Thank you for this award. I’ve always considered screenwriting to be the secret to the movies that I liked. Some scripts have few words, some a lot. Some stream of consciousness, like Terry Malick’s work. But there’s always a sort of magic sunlight to the ones that shine through.
I’ve been chasing that light all my life, and in that spirit I’d like to thank and remember the late Robert Bolt, who took me into a room for three weeks, red-penciled my entire script without realizing it, and shared with me his worldview of character and event. I also thank Ernest Lehman, who wrote some of my favorite films and gave me great encouragement at a needed time. And his agent, also my first agent, at the William Morris Agency—Ron Mardigian, a real gentleman to the bone and a great partner in using skillful means in a volatile profession. I left him eventually to become a director, for which I ask your forgiveness, Ron. I know you understand.
And of course there was Billy Wilder who used to tell me how fast he’d make his films, get them in the theaters for a preview within four weeks of finishing because the script was so tight. When I told him I was making a film on Nixon, he looked at me like I was out of my mind. “What the hell are you doing a film on Nixon for?” he said. I told him it was three hours and 10 minutes, and you should’ve seen his look, like I was cutting my throat. “The picture won’t make a dime!” He was right. It didn’t, but there are sometimes other reasons for making films.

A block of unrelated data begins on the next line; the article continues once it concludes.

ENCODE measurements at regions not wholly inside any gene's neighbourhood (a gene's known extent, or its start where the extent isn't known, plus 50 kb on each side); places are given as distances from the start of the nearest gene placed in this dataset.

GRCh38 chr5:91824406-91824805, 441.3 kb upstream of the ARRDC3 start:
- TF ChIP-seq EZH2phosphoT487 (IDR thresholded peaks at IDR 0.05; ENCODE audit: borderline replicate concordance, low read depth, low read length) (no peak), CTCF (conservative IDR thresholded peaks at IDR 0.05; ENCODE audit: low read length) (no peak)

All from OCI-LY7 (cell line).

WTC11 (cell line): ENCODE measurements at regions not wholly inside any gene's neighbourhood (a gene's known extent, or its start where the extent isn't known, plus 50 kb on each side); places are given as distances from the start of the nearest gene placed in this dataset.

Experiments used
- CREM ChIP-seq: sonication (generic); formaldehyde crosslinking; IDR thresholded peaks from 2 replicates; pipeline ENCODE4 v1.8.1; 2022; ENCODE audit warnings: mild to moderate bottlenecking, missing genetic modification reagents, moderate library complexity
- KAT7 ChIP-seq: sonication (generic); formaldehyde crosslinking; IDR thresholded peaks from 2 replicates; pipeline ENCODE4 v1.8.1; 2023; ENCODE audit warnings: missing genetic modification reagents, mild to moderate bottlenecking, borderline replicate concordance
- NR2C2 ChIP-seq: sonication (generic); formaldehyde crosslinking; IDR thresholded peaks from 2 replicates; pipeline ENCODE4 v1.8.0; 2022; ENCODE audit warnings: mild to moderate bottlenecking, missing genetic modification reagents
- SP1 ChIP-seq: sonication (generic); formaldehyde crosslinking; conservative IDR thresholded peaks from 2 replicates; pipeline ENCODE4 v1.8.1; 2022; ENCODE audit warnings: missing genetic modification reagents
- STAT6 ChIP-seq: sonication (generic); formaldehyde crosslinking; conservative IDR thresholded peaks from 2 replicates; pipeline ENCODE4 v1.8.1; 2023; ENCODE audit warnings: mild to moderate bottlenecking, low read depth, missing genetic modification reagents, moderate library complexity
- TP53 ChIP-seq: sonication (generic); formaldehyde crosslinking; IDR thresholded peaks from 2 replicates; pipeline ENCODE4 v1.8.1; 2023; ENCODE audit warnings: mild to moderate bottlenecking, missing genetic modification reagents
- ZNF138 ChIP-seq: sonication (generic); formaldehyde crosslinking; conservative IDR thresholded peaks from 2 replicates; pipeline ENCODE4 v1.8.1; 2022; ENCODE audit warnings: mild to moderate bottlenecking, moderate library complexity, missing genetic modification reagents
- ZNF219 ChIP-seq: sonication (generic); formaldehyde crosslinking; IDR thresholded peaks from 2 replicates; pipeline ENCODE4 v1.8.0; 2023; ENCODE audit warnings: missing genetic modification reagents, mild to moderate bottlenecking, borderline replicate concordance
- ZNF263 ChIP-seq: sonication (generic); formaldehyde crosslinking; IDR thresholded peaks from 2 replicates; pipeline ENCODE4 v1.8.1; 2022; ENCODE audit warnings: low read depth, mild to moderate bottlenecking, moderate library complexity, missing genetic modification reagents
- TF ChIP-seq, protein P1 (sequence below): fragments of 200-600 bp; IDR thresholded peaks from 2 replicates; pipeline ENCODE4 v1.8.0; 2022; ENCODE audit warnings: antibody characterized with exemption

And then I thank my varied collaborators over the years. Some relationships worked better than others, but each of those writers worked as hard as any coal miner deep down in the earth chasing the light, even if at the end of the day some of those works were not to be recognized in their time. I believe the strengths I had as a director grew ultimately from the writing—from being alone with myself in finding the solitude that cuts through the materialism around us. It’s an honor to have been a screenwriter and to have had some time in the sun.
It’d be remiss of me in reaching the end of this sojourn in Hollywood without reminding you, especially you younger writers, that you can be critical of your government and your society. You don’t have to fit in. It’s fashionable now to take shots at Republicans and Trump and all that—and avoid the Obamas and Clintons. But remember this: In the 13 wars we’ve started, and the $14 trillion we’ve spent, and the hundreds of thousands of lives that have perished from this Earth in the last 30 years—remember that it wasn’t one leader, but a system, both Republican and Democrat. And call it what you will—the military-industrial-security-money-media complex—it’s a system that has perpetuated the belief that these are “just wars,” justifiable in the name of our flag that flies so proudly over our lives. Our country has become more prosperous for many—but in the name of that wealth, we cannot justify our system as a center for the world’s values when we continue to create such war and chaos in the world. No need to go through the victims, but we know we’ve intervened in more than 100 countries with invasion, regime change, economic chaos, or hybrid war/soft power, whatever you call it—it’s war of some kind. In the end, it has become a system leading to the death of this planet and the extinction of us all.
I’ve fought these people, who practice war, most of my life. It’s a tiring game and mostly you’ll get your ass kicked. And with all the criticism and the insults that you’ll receive—and the flattery too—it’s important to remember if you believe in what you’re saying and you can stay the course, you can make a difference. I urge you to find a way to remain “alone with yourself.” Listen to your silences. Try to find not what the crowd wants so that you can be successful…but try instead to find the true inner meaning of your time here on Earth. And never give up on your heart in your struggle for peace, decency—and telling the truth.